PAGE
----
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THURSDAY, MAY 17, 2007
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61 apply for Decatur Utilities manager position

By Chris Paschenko
chris@decaturdaily.com 340-2442

Next week, the Decatur Utilities board plans to peruse at least 61 applications for the vacant general-manager position.

Stan Keenum, interim general manager, isn't among the candidates to replace Kem Carr, who retired in March. Keenum, a native of Belle Mina in Limestone County, said he plans to retire in January.

"I plan to retire with 34 years in the system," said Keenum after Wednesday's board meeting. "I've told the board I'll help them as needed in the interim role, but short term after I retire I need to take care of some things I haven't been able to do, then work on hobbies and travel."

Board Chairman Neal Holland Jr. said members will meet May 23 to review the applications and narrow the candidate list to a top 10.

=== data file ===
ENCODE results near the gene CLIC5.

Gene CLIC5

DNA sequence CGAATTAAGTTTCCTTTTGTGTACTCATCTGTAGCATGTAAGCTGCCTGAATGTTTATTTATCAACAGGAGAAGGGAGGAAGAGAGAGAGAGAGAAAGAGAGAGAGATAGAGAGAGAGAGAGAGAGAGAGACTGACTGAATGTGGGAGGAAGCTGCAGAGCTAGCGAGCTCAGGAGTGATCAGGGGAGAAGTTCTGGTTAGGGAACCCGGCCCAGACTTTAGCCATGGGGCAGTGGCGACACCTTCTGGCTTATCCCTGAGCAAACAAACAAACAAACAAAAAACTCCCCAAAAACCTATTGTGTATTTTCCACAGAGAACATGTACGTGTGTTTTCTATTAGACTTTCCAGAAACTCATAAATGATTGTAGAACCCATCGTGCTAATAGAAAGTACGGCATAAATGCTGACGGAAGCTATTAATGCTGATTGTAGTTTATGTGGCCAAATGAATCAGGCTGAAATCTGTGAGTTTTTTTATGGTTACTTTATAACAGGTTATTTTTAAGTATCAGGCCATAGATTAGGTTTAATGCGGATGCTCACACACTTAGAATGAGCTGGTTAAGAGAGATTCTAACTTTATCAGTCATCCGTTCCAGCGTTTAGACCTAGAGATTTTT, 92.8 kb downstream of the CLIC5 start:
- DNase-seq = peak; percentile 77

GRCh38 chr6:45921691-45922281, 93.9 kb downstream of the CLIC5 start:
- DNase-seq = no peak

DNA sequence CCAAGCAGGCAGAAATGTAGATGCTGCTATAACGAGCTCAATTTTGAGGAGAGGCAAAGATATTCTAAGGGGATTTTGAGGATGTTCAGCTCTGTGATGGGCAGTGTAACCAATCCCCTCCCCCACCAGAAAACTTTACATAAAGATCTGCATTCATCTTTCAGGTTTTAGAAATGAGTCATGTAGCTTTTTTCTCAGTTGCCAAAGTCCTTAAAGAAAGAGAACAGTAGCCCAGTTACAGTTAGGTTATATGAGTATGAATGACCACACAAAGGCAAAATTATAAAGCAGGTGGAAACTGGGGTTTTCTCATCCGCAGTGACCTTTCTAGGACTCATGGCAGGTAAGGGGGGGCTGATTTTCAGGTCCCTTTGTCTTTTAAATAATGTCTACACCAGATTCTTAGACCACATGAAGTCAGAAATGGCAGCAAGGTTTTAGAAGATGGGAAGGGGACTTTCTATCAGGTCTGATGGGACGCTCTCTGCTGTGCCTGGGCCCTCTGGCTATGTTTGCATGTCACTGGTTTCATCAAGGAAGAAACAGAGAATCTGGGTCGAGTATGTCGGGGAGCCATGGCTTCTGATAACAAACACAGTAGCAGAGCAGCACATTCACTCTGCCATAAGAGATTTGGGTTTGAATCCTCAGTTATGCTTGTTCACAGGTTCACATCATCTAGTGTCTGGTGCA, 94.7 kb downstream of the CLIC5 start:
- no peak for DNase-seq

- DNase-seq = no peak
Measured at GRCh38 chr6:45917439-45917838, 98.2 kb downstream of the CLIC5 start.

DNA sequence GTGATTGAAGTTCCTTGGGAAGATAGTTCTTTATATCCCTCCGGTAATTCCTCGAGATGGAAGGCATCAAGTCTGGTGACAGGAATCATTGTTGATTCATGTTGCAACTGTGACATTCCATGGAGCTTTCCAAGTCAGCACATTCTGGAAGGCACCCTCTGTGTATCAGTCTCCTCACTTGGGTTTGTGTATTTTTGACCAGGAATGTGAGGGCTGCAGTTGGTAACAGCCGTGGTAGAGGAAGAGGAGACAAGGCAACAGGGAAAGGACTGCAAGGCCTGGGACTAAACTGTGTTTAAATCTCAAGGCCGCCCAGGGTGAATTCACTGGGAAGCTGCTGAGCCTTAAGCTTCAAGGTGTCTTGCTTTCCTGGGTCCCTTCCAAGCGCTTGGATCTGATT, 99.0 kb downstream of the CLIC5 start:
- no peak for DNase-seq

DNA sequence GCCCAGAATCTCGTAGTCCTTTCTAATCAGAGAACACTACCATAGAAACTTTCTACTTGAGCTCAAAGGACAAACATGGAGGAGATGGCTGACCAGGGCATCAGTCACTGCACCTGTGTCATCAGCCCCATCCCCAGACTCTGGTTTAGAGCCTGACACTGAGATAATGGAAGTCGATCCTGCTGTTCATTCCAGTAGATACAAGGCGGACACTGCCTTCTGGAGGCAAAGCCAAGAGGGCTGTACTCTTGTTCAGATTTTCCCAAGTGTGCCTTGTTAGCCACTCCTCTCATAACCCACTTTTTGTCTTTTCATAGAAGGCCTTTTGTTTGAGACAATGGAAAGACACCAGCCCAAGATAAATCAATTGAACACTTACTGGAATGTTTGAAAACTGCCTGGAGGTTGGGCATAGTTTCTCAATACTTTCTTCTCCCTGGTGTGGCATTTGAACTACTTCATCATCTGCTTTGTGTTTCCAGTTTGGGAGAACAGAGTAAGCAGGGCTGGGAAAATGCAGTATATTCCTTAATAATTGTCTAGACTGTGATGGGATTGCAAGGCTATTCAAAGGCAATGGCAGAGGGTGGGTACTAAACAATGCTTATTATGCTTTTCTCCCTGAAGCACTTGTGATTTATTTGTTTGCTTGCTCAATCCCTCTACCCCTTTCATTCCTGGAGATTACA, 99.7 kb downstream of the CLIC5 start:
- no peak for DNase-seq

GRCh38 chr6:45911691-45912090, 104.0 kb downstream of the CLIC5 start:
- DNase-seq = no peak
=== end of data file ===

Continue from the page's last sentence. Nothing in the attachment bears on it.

"We initially hope to hire someone by the first of the year," Holland said.

Board member Hugh Hillhouse said they don't want to wait too long and risk losing the best candidate to another offer.

Christy Lamb, DU human resource manager, said she received 61 applications after advertising the past four weeks in four newspapers, nine industry-related Web sites and five trade journals.

"They range from the public-private sector to the manufacturing sector," Lamb said. "I did a query, and we've received applications from 26 states from Alabama to Wyoming."

Duties

DU's general manager would lead 160 employees and manage all aspects of the utilities operation. The annual combined income generated through the water, sewer, natural gas and electrical departments is about $136 million.

Salary range for the position, which requires a bachelor's degree and 10 years experience in plant operation, manufacturing or public utilities, is in the six-figure range.

The utilities board also heard reports on DU's sales, revenue and expenditures over the past six months as compared with the first half of the fiscal year Oct. 1 to Sept. 30.

Keenum said electric sales remained flat compared to the first six months of the fiscal year. Natural gas sales were up 6 percent, water sales rose 5 percent and sewer was up 11 percent.

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